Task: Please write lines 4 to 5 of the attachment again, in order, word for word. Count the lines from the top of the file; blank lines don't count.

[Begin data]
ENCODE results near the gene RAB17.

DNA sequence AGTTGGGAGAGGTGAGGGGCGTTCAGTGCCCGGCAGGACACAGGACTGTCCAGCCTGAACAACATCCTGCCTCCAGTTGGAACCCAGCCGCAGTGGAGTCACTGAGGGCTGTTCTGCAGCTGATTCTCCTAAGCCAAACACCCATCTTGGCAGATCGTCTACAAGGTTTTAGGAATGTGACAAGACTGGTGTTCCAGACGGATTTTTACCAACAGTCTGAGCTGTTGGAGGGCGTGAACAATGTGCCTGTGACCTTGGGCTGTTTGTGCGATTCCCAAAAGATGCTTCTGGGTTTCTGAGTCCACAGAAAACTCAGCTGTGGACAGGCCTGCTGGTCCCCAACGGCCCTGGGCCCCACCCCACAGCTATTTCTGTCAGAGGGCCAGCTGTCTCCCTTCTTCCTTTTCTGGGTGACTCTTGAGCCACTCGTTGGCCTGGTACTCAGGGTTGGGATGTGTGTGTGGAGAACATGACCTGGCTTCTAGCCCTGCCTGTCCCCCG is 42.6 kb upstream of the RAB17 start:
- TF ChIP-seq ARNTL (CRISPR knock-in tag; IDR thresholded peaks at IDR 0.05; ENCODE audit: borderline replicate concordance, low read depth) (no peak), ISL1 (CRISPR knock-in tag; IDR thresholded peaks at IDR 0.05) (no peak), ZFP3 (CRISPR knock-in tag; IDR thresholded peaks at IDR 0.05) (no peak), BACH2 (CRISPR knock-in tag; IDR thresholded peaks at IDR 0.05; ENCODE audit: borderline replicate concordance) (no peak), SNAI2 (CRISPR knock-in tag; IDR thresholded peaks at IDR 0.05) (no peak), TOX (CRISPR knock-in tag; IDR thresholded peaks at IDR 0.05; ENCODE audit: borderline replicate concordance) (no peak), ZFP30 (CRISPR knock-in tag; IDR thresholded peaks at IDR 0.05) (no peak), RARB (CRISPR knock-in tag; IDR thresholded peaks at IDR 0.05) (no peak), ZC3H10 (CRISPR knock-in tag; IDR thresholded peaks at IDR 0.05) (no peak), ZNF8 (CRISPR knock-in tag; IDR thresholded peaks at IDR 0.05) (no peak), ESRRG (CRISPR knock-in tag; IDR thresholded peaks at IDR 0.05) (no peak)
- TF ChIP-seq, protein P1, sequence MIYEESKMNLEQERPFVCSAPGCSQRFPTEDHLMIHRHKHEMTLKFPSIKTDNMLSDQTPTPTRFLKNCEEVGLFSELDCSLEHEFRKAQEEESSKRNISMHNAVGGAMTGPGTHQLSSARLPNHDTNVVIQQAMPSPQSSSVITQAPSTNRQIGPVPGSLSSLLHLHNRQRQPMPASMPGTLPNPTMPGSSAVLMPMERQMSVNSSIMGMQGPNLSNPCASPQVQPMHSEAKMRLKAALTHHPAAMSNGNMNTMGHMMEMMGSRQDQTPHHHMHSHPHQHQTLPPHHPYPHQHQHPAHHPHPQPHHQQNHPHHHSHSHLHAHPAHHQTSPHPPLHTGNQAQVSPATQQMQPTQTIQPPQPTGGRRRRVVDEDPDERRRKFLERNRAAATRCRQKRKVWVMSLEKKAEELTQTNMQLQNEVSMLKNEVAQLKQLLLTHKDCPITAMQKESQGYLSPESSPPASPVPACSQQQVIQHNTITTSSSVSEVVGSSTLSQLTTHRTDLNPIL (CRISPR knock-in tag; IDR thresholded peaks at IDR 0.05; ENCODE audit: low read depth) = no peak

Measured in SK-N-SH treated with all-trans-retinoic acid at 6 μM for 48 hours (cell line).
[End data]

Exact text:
- TF ChIP-seq, protein P1, sequence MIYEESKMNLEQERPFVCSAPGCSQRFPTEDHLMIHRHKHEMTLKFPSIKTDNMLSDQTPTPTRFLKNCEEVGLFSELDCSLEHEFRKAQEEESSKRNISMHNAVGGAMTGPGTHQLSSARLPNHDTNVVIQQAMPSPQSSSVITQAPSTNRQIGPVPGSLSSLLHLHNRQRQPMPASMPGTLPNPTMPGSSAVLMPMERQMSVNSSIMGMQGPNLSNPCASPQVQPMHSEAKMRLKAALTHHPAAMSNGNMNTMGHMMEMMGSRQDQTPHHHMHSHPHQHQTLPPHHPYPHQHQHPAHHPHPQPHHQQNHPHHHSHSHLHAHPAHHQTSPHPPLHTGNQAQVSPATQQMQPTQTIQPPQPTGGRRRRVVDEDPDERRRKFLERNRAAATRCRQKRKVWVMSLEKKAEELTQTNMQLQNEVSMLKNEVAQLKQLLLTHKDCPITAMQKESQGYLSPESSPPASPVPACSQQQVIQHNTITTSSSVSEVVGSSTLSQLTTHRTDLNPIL (CRISPR knock-in tag; IDR thresholded peaks at IDR 0.05; ENCODE audit: low read depth) = no peak

Measured in SK-N-SH treated with all-trans-retinoic acid at 6 μM for 48 hours (cell line).